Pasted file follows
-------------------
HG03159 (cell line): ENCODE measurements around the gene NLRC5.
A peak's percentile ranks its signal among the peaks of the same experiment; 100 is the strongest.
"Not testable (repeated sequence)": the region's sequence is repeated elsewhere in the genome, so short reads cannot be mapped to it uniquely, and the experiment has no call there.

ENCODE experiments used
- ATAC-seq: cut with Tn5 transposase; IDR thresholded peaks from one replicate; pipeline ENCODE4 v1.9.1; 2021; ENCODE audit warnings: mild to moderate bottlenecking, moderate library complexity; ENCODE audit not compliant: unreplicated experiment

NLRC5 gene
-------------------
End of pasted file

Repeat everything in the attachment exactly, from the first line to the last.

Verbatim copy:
HG03159 (cell line): ENCODE measurements around the gene NLRC5.
A peak's percentile ranks its signal among the peaks of the same experiment; 100 is the strongest.
"Not testable (repeated sequence)": the region's sequence is repeated elsewhere in the genome, so short reads cannot be mapped to it uniquely, and the experiment has no call there.

ENCODE experiments used
- ATAC-seq: cut with Tn5 transposase; IDR thresholded peaks from one replicate; pipeline ENCODE4 v1.9.1; 2021; ENCODE audit warnings: mild to moderate bottlenecking, moderate library complexity; ENCODE audit not compliant: unreplicated experiment

NLRC5 gene